- DVRs: A DVR is a device, connected in series with the power system, that is used to keep the load voltage constant independent of source voltage fluctuations. When voltage increases at the load terminals, the DVR responds by injecting three AC voltages in series with the incoming three-phase network voltages, compensating for the difference. Further, a DVR can be integrated with static synchronous series compensators to create a system capable of controlling the power flow of a transmission line during steady state conditions, and providing dynamic voltage compensation and short circuit current limitation during system disturbances.
- UPFCs: Among the available FACTS devices, UPFCs are the most versatile. They can be used to enhance steady state stability, dynamic stability and transient stability. A UPFC is capable of both supplying and absorbing real and reactive power. It consists of two AC/DC converters. One of these is connected in series with the transmission line through a series transformer, and the other in parallel through a shunt transformer. The DC side of the two converters is connected through a common capacitor, which provides DC voltage for converter operations. Maintaining power balance between the series and shunt converters is a prerequisite to maintain a constant voltage across the DC capacitor. As the series branch of the UPFC injects a voltage of variable magnitude and phase angle, it can exchange real power into the transmission line, thus improving the power flow capability of the line as well as its transient stability limit.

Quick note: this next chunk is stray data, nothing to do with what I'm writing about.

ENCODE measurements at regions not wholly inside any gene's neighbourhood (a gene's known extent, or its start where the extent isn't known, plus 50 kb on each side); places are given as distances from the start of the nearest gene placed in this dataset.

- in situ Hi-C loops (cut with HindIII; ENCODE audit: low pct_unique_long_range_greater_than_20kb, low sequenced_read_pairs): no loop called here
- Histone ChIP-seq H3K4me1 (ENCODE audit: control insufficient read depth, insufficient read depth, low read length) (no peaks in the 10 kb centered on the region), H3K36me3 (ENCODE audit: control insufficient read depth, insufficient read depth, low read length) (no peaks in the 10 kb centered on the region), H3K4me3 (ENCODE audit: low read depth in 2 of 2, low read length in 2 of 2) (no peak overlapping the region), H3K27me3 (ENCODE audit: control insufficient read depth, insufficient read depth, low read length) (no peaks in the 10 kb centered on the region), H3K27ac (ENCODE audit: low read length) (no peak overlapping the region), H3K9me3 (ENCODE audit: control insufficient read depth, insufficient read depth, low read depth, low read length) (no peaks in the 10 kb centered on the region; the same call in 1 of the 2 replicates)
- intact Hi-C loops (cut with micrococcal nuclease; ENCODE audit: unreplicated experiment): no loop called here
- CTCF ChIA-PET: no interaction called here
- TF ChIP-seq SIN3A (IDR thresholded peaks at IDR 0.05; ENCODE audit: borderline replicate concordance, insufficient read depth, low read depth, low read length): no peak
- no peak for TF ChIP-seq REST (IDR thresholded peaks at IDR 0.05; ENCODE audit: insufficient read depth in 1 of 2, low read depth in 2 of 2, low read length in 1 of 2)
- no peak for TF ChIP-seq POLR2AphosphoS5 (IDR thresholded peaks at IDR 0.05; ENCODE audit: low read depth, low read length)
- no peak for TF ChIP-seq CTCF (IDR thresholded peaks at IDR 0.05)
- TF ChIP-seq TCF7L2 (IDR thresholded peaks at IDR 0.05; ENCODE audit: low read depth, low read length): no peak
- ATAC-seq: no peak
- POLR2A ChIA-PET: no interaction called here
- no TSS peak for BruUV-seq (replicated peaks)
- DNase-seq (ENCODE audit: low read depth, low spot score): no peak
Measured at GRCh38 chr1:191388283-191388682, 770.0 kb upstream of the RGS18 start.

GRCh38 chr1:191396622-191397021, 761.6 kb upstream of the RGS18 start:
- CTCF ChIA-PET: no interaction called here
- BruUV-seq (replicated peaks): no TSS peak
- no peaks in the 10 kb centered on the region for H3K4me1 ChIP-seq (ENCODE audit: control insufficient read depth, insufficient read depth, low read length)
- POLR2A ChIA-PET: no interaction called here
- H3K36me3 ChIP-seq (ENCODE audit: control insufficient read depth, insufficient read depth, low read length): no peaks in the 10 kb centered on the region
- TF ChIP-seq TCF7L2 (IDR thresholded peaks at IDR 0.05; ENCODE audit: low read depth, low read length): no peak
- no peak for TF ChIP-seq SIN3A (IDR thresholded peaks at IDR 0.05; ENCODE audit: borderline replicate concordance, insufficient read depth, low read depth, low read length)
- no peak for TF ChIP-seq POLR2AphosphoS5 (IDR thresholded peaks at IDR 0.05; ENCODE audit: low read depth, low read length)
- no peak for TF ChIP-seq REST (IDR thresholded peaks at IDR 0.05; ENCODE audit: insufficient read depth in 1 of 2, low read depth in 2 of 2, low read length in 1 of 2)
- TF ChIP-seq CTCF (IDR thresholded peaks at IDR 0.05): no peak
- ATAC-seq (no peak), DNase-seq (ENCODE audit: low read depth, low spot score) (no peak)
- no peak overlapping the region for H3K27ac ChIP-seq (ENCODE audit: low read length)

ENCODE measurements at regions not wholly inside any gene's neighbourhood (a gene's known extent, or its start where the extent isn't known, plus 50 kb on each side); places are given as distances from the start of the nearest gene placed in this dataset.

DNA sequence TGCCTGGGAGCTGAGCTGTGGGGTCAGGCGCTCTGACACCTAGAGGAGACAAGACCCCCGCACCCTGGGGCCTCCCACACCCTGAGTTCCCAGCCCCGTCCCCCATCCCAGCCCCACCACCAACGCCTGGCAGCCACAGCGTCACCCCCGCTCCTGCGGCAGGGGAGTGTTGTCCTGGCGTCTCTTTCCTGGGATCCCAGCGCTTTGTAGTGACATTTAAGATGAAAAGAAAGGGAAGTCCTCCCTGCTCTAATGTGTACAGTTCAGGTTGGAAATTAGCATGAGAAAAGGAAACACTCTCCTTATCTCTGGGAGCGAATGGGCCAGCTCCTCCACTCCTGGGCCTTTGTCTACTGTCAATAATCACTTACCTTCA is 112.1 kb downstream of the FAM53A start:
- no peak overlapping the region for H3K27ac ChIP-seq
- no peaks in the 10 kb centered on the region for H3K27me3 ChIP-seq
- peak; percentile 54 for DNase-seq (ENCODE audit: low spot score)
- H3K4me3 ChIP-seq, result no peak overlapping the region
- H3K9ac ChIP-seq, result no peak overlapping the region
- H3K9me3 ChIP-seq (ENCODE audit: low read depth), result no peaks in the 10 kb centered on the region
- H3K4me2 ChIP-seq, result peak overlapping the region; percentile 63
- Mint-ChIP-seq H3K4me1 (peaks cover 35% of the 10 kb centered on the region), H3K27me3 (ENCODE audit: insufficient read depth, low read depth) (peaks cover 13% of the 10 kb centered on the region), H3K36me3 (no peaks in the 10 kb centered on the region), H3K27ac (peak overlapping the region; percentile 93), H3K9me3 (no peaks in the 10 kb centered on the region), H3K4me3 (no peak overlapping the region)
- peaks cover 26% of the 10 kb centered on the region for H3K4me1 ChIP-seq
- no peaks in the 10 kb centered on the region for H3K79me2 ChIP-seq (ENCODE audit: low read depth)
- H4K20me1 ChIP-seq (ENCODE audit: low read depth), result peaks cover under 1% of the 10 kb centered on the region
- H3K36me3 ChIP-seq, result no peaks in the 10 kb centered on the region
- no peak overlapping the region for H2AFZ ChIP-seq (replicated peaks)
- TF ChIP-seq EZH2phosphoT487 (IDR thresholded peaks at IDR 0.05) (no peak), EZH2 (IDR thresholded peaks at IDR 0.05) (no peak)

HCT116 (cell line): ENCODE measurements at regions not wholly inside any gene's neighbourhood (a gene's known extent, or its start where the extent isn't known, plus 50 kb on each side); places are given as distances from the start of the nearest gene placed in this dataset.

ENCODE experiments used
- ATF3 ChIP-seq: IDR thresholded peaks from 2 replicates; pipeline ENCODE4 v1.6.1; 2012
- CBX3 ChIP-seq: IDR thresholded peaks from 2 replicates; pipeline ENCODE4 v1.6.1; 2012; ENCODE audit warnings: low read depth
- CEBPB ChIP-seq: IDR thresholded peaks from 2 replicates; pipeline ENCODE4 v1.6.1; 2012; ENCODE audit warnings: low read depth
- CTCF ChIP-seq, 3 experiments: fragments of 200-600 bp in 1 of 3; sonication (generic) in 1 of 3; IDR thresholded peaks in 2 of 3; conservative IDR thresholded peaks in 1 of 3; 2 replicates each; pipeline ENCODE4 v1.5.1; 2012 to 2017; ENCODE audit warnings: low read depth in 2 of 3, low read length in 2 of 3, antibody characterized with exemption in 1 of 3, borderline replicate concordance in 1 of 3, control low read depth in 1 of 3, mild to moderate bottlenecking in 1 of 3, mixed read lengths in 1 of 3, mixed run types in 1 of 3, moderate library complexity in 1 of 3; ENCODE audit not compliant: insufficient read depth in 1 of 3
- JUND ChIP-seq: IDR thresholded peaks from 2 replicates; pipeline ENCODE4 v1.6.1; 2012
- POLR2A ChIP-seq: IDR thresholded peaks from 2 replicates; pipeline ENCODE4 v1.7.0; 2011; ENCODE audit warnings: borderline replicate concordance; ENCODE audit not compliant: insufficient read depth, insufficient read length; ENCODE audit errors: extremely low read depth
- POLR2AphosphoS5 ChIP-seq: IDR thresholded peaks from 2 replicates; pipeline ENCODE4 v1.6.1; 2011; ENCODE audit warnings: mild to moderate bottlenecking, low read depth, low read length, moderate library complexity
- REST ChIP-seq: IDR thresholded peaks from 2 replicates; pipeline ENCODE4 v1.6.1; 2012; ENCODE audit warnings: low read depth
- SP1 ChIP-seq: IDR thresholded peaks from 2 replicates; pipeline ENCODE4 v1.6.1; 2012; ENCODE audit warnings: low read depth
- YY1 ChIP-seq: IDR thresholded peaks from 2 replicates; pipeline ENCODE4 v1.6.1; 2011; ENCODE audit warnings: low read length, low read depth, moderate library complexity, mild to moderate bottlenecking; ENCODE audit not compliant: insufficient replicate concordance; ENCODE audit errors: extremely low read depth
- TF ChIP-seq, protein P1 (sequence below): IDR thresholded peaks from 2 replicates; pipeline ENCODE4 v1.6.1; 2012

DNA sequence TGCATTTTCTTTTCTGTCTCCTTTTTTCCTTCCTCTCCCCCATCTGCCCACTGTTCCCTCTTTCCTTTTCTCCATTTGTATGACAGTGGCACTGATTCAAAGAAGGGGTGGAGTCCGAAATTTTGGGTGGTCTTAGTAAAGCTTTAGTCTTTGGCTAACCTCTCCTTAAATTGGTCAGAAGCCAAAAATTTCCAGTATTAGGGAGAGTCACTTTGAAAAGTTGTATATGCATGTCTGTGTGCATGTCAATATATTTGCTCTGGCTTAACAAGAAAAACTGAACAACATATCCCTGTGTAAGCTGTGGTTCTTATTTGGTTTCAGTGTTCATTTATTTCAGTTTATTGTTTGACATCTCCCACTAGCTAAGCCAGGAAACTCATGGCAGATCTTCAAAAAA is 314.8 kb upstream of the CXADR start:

Reactive power management is being taken up in a big way by transmission utilities in the country to manage the grid and ensure uninterrupted power supply. Powergrid operates 14 STATCOMs, three SVCs and four series reactors, along with a number of TCSCs/fixed series compensators. It has four STATCOMs each in the western, eastern and southern regions of the country, and two in the northern region. Moving ahead, Powergrid is implementing one 500 MVAr TCSC in Kurukshetra to improve the static as well as dynamic voltage profile of the Kurukshetra high voltage direct current station.
At the state utility level, Rajasthan Rajya Vidyut Prasaran Nigam Limited is planning to add reactive power compensation systems to its network, in order to stabilise the grid in the wake of increased renewable energy integration. The utility is planning to install bus reactors at several grid substations at Anta, Heerapura, Ajmer, Bhilwara and Babai, with financing from REC Limited. It is also planning to install TCSCs (dynamic compensation) at substations in Jaisalmer, Bhadla and Bikaner, with proposed funding support from the Asian Development Bank. Meanwhile, one of the key ongoing projects of the West Bengal State Electricity Transmission Company is reactive power management of the state grid. It plans to undertake the installation of 33 kV capacitor banks at 36 extra high voltage substations to improve the power factor and the system voltage profile, and reduce transmission losses. Further, to control and overcome high voltage problems in the eastern regional grid, the installation of a 125 MVAr switchable bus reactor has been planned at the Arambag 400 kV substation.
With the increasing power demand, the capacity and quality of power need to be maintained. Poor power quality causes issues such as voltage sag, swelling, interruptions, harmonics and transients. Thus, it is necessary to fix these issues for the system to operate without loss, and efficiently. Reactive power management has proved to be a viable solution to these kinds of problems. Old transmission networks should also be updated with new devices. That said, the transmission network should be strengthened by installing the most suitable FACTS devices so that the overall performance of the system during various kinds of operations can be improved.